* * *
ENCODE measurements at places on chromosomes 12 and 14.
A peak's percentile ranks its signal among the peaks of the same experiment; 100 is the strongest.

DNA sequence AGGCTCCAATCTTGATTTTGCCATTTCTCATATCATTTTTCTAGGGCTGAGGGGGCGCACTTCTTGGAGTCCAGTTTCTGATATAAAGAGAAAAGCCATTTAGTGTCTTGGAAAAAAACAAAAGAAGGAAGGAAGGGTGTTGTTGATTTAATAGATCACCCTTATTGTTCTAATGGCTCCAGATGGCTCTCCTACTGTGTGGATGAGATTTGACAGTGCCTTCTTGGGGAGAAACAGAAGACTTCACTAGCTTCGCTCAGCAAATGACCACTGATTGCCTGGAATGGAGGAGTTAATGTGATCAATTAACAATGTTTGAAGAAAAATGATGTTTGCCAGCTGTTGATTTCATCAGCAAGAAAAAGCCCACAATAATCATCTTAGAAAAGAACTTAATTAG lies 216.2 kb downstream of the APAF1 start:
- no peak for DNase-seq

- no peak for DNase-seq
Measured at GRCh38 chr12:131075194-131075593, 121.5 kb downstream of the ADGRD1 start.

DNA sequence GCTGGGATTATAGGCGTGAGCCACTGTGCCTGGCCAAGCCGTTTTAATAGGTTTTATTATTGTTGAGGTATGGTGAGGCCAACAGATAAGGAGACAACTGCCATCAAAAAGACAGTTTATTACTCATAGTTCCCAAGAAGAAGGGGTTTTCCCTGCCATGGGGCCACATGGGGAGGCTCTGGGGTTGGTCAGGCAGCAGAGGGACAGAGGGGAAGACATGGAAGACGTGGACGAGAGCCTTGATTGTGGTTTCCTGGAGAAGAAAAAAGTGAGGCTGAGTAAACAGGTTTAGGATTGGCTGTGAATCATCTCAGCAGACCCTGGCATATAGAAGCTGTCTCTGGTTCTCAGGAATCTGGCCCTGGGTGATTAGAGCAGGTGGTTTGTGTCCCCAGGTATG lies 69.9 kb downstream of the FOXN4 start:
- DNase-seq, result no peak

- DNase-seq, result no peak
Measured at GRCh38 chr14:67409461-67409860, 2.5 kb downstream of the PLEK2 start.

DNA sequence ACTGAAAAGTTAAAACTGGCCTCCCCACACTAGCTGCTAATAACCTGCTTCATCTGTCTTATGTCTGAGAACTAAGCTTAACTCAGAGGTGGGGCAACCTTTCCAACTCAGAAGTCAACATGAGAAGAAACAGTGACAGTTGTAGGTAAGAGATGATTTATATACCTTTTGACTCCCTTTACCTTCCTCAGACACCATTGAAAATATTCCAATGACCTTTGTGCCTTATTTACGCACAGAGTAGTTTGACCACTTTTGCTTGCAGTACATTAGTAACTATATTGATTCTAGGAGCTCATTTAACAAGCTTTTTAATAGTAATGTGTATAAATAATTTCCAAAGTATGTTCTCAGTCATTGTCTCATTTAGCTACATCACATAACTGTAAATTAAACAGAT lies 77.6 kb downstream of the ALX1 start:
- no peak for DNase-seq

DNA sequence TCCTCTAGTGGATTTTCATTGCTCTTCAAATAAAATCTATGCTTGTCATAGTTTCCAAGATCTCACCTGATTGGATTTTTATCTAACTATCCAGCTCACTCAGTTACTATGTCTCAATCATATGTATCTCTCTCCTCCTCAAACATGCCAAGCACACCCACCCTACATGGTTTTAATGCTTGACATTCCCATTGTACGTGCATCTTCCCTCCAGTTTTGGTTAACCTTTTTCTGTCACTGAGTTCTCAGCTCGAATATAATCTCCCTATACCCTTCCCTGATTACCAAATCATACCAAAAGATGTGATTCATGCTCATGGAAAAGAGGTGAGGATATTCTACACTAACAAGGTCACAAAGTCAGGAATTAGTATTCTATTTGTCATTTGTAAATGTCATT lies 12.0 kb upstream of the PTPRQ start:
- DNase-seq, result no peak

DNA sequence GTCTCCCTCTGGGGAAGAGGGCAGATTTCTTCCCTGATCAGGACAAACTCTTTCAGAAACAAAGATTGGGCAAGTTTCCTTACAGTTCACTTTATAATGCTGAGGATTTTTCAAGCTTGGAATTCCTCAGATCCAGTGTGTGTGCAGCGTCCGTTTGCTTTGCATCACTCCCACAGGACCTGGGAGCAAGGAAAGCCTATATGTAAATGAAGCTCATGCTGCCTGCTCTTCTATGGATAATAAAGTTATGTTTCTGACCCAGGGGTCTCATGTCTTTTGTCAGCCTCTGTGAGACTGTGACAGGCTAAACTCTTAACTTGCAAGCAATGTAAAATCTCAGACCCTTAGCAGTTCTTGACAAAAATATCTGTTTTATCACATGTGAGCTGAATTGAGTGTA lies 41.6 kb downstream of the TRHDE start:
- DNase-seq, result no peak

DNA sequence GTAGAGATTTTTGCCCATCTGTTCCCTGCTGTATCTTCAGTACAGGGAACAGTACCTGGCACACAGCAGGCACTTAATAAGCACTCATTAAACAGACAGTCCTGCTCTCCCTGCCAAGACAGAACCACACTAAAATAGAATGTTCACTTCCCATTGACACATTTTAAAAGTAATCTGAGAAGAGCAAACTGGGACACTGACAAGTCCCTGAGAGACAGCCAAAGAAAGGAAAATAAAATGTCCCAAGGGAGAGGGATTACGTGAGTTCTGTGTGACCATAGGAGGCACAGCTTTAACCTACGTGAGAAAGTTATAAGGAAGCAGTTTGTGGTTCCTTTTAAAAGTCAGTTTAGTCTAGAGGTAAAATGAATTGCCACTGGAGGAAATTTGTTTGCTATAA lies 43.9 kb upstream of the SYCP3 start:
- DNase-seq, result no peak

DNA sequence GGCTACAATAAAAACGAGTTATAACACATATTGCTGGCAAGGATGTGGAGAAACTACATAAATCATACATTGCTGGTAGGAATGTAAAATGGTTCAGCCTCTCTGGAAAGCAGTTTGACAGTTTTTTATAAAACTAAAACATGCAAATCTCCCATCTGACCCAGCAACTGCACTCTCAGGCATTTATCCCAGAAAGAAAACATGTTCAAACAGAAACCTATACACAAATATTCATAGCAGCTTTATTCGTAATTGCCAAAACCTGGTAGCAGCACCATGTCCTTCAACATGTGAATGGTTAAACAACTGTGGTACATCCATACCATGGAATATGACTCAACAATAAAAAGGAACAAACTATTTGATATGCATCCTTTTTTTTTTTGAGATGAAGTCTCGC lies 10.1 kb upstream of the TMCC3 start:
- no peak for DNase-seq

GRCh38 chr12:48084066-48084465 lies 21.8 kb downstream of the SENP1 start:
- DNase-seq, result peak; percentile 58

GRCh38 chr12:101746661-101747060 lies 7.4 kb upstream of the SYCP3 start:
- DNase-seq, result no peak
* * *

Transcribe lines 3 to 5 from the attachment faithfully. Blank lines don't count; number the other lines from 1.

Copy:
DNA sequence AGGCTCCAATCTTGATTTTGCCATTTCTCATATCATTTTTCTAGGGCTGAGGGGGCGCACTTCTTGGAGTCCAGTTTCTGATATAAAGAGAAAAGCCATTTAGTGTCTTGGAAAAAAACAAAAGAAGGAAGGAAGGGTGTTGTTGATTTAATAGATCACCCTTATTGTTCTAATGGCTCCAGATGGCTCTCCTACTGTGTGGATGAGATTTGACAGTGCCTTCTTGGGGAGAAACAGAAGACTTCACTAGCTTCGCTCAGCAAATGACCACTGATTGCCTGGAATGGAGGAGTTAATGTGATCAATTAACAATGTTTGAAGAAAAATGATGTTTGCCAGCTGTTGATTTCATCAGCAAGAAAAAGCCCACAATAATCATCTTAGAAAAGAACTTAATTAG lies 216.2 kb downstream of the APAF1 start:
- no peak for DNase-seq

- no peak for DNase-seq